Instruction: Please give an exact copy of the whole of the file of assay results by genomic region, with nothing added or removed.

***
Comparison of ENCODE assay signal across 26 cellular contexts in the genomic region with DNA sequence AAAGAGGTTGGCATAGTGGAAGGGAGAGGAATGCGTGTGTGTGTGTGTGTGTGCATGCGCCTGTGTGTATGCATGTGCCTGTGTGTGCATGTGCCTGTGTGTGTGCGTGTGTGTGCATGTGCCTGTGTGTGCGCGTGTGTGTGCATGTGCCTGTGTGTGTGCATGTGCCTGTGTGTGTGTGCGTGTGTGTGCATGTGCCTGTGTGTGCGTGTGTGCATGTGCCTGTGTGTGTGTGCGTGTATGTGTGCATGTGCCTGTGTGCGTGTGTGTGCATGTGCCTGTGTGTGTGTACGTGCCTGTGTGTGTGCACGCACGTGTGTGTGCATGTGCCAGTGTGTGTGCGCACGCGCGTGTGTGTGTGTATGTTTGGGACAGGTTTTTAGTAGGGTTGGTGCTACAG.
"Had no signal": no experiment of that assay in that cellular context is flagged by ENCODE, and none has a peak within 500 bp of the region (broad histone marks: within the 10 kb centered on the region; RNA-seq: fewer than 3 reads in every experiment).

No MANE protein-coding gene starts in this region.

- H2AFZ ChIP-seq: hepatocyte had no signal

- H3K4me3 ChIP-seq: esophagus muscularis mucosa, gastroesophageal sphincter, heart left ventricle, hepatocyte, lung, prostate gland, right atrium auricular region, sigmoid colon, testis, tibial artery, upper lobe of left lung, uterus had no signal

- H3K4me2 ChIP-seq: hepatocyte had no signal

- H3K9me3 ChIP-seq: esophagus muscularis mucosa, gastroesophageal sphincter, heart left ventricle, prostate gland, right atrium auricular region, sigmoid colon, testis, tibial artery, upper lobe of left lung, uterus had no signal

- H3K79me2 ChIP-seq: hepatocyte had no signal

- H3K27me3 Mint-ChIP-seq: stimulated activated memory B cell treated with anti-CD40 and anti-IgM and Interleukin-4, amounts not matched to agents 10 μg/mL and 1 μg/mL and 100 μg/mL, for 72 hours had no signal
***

Comparison of ENCODE assay signal across 26 cellular contexts in the genomic region with DNA sequence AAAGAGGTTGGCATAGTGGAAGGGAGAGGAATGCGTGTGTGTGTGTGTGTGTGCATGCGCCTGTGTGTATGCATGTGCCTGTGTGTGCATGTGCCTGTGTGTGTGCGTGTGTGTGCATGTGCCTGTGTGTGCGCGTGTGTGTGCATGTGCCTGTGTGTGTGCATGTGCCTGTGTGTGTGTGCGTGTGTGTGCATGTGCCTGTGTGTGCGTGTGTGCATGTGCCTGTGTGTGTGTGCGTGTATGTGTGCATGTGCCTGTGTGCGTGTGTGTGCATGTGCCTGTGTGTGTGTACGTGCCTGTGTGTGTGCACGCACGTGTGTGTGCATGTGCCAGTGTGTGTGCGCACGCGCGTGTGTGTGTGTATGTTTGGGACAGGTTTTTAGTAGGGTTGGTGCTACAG.
"Had no signal": no experiment of that assay in that cellular context is flagged by ENCODE, and none has a peak within 500 bp of the region (broad histone marks: within the 10 kb centered on the region; RNA-seq: fewer than 3 reads in every experiment).

No MANE protein-coding gene starts in this region.

- H2AFZ ChIP-seq: hepatocyte had no signal

- H3K4me3 ChIP-seq: esophagus muscularis mucosa, gastroesophageal sphincter, heart left ventricle, hepatocyte, lung, prostate gland, right atrium auricular region, sigmoid colon, testis, tibial artery, upper lobe of left lung, uterus had no signal

- H3K4me2 ChIP-seq: hepatocyte had no signal

- H3K9me3 ChIP-seq: esophagus muscularis mucosa, gastroesophageal sphincter, heart left ventricle, prostate gland, right atrium auricular region, sigmoid colon, testis, tibial artery, upper lobe of left lung, uterus had no signal

- H3K79me2 ChIP-seq: hepatocyte had no signal

- H3K27me3 Mint-ChIP-seq: stimulated activated memory B cell treated with anti-CD40 and anti-IgM and Interleukin-4, amounts not matched to agents 10 μg/mL and 1 μg/mL and 100 μg/mL, for 72 hours had no signal